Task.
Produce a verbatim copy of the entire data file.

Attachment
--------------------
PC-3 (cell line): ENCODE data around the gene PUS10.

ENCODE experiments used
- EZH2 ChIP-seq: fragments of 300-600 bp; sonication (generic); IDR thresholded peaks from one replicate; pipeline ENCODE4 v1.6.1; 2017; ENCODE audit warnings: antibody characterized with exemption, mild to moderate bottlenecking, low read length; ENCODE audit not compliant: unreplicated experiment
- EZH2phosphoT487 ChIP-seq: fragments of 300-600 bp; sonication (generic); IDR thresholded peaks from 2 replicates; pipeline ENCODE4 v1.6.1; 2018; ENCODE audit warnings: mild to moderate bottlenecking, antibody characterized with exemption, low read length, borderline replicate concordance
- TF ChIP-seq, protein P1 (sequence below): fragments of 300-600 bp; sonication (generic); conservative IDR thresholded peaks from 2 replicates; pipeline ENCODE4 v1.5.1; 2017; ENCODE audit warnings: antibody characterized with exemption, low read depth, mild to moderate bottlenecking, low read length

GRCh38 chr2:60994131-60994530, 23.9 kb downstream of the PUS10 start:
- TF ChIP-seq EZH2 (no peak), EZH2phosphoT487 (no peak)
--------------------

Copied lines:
PC-3 (cell line): ENCODE data around the gene PUS10.

ENCODE experiments used
- EZH2 ChIP-seq: fragments of 300-600 bp; sonication (generic); IDR thresholded peaks from one replicate; pipeline ENCODE4 v1.6.1; 2017; ENCODE audit warnings: antibody characterized with exemption, mild to moderate bottlenecking, low read length; ENCODE audit not compliant: unreplicated experiment
- EZH2phosphoT487 ChIP-seq: fragments of 300-600 bp; sonication (generic); IDR thresholded peaks from 2 replicates; pipeline ENCODE4 v1.6.1; 2018; ENCODE audit warnings: mild to moderate bottlenecking, antibody characterized with exemption, low read length, borderline replicate concordance
- TF ChIP-seq, protein P1 (sequence below): fragments of 300-600 bp; sonication (generic); conservative IDR thresholded peaks from 2 replicates; pipeline ENCODE4 v1.5.1; 2017; ENCODE audit warnings: antibody characterized with exemption, low read depth, mild to moderate bottlenecking, low read length

GRCh38 chr2:60994131-60994530, 23.9 kb downstream of the PUS10 start:
- TF ChIP-seq EZH2 (no peak), EZH2phosphoT487 (no peak)